Discussion in 'NFL Football Forum' started by thenepatsrule, Jan 2, 2013.
Kick the ball through the end zone and this play is redundant. Simple solution to a simple problem.
An interesting note: the rule actually gives the opposing team the ball 25 yards from the original KO spot.
When the KO was at the 30, the rule gave the opposing team the ball 30 yards from the original KO spot—that is, still at their own 40.
This is actually related to the Ratbirds meltdown of 2007—when Gostkowski kicked from BAL 35, if he had kicked out of bounds it would have given them the ball at the BAL 5.
I think you may not be reading the rule in its entirety. There is an 'or' part which states that the ball can be placed at the out of bounds point, so unless Gost had kicked it out of bounds 5 or less yds, then we would have had this advantage. But we could have gotten them under 20 though since I am sure he could have aimed that much out. I hope it makes sense. Not going to read what I have written.
Leon Washington did this same thing a few years ago when he was on the Jets. It's a legit rule.
Yeah, that's true: it is (now) 25 yards or the actual spot the ball went out.
I just went with the simpler version. I still think the Pats should have gone for the onside kick.
The key to this is that the player is already out of bounds when he makes first contact. He couldn't pick it up inbounds and make a dash for it out of bounds and have the rule apply.
I wonder why this isn't considered an illegal touch? First to touch after being out of bounds.
If he had stepped out and then came back in-bounds to field the ball, it would have been. The key was to still be out of bounds while controlling the ball.
The Patriots have done this before, i can remember at least one occasion where a smart patriots special teamer did this and i remember it from then.
Plays like this is why you invest in a good gunner, if you can get there, or nearly there before the balls drops, it forces the punt returner to either fair catch it or let it go.
It would be an incredibly risky play to touch the ball so close to the goal line with a gunner barreling down at you, it could potentially result in a touchdown for the kicking team. If you remember the 49ers playoff game in the NFC championship last year, the 49ers punt returner muffed the punt twice in the same game and ended up essentially costing the 49ers the game, Plays like this is why Belichick stresses the importance of field position and special teams.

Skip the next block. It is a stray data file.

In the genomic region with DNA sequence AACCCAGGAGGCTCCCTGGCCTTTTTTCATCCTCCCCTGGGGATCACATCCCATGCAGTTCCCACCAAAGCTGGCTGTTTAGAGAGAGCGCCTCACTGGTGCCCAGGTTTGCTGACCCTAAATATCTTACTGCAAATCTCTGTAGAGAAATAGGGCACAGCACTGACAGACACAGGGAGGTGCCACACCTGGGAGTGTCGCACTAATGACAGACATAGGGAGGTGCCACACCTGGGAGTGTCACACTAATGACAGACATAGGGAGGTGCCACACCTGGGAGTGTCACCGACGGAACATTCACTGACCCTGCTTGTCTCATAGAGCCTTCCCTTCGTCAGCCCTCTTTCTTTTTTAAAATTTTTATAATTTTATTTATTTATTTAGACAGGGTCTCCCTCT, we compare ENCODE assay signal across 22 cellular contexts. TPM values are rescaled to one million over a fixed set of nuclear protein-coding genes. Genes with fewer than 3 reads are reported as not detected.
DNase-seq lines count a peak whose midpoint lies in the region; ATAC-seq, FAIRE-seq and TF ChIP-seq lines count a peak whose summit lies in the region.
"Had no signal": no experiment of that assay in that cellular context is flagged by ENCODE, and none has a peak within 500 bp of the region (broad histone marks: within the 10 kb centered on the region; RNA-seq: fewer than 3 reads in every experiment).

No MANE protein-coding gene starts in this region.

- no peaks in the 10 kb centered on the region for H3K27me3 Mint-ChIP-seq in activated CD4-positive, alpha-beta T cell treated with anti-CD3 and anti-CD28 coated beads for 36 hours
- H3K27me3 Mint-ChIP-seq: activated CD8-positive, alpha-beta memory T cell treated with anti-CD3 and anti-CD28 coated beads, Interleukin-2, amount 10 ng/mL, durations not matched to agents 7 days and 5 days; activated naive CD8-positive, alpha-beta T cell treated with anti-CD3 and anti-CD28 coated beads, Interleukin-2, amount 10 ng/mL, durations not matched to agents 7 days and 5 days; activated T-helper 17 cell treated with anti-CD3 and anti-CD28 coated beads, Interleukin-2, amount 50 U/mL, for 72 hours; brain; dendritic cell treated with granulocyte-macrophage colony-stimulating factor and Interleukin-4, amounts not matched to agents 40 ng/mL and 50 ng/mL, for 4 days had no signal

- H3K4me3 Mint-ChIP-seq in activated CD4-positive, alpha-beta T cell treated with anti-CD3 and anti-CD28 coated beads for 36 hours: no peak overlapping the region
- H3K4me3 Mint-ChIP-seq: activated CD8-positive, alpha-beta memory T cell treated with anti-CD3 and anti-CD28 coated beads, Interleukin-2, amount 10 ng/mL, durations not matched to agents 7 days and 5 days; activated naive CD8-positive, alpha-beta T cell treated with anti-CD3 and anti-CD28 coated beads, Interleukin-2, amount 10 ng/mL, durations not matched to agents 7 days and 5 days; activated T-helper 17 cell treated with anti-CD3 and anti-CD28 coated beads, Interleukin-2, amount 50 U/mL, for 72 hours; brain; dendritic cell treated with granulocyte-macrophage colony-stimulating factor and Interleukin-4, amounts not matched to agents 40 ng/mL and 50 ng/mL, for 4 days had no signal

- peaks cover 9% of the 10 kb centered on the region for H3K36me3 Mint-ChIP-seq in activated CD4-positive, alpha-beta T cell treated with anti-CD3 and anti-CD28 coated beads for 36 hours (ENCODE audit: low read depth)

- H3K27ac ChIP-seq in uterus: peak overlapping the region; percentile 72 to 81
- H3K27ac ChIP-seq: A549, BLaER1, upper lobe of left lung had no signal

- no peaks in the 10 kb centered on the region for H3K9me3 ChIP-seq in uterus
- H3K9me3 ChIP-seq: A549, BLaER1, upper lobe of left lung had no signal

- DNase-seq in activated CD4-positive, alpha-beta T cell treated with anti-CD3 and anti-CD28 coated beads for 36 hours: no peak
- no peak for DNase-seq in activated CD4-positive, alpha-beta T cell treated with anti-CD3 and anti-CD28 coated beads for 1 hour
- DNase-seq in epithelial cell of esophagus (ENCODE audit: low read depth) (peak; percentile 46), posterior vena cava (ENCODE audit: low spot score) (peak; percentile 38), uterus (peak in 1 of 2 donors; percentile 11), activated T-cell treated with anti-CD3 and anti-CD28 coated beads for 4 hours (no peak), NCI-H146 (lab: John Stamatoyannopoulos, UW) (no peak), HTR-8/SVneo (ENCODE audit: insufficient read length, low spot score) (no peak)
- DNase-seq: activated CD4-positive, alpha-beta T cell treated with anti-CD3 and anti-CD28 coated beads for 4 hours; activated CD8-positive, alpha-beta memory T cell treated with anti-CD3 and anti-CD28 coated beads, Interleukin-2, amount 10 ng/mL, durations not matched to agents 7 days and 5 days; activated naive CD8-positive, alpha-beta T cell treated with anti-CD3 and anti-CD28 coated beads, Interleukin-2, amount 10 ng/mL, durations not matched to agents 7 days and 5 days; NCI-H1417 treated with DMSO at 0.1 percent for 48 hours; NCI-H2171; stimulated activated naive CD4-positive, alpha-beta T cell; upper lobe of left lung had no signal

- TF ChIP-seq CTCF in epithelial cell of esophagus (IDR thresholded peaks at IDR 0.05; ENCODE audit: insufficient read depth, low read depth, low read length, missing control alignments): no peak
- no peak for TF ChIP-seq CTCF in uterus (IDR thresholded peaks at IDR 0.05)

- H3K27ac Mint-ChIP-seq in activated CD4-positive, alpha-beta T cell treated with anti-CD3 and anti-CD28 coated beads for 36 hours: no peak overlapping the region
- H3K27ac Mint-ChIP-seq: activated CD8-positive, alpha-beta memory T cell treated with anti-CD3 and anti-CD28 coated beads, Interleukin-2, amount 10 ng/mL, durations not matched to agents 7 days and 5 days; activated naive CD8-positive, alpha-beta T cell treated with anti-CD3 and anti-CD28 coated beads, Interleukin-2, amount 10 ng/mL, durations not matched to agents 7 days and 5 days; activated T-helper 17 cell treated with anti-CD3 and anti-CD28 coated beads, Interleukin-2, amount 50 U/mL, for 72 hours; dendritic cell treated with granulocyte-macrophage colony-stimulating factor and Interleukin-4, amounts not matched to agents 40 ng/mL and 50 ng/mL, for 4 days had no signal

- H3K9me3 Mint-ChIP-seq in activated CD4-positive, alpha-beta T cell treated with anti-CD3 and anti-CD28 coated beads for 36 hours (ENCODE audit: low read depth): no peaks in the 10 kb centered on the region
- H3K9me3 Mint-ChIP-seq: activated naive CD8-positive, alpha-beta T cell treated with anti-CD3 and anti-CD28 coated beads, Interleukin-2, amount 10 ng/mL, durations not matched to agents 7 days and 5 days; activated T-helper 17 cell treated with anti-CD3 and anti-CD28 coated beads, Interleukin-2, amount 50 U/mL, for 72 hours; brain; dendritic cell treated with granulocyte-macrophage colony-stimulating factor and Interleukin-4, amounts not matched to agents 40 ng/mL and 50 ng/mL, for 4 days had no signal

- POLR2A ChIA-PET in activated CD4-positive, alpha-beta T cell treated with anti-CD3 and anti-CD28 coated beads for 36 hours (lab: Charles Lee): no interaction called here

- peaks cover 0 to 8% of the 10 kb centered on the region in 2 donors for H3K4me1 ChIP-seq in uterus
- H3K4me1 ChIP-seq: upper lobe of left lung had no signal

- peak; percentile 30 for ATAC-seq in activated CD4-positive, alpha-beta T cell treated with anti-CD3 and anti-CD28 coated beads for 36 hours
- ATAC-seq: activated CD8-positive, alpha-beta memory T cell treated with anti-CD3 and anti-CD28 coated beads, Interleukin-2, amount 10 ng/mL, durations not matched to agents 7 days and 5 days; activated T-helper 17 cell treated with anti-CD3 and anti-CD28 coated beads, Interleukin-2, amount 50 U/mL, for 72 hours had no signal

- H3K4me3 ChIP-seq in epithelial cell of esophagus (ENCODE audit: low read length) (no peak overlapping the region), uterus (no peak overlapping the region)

If Matthew Slater was right on top of Cobb on this play, Cobb would have likely been forced to back off and let Slater down it at the 4, which is obviously a huge difference.
it's been done before, and it was praised last time too
This is about kickoffs, so no, Cobb couldn't let Slater down the ball, because if he did it would be NE ball.
Which, effectively, is why the OOB rule is there in the first place (not necessarily this specific part of the rule).
IMO, though, the rule should be changed so that if you have one foot OOB before you make contact with the ball, it's effectively a catch for no return.
In a similar vein, I remember in 2001, Pats at Buffalo, David Patten caught a ball and then got knocked out, fumbled, Buffalo recovered. But it was ruled Pats ball because Patten's helmet was touching out of bounds at the same time Patten's leg touched the football.
Niagara Falls Reporter
Look at that video clip above. His right foot clearly gets some air while his left foot remains on the ground in-bounds. This *is* illegal touching by the Packer return man and he's lucky it didn't get called.
I am in complete, 100% agreement. I remember very well thinking that there would be no safer
opportunity to onsides kick than right there, right then. I was extremely disappointed that Bill
didn't bother to attempt it.
You are out-of-bounds until both feet are established in-bounds, so it doesn't really matter if his right foot is in the air or not. FWIW, it looks like he shuffles his feet but it's down anyway by the time he grabs the ball.
I recall a Denver player doing this in the past (Champ Bailey I believe).
Correct, the 'or' part really just relates to 'declining the penalty'.
If a Special Teams coach hasn't drilled this into their kickoff return teams brain then they are not a good Special Teams coach.
Except this play was kickoff, live ball for both teams. Slater would have gained possession for this team.
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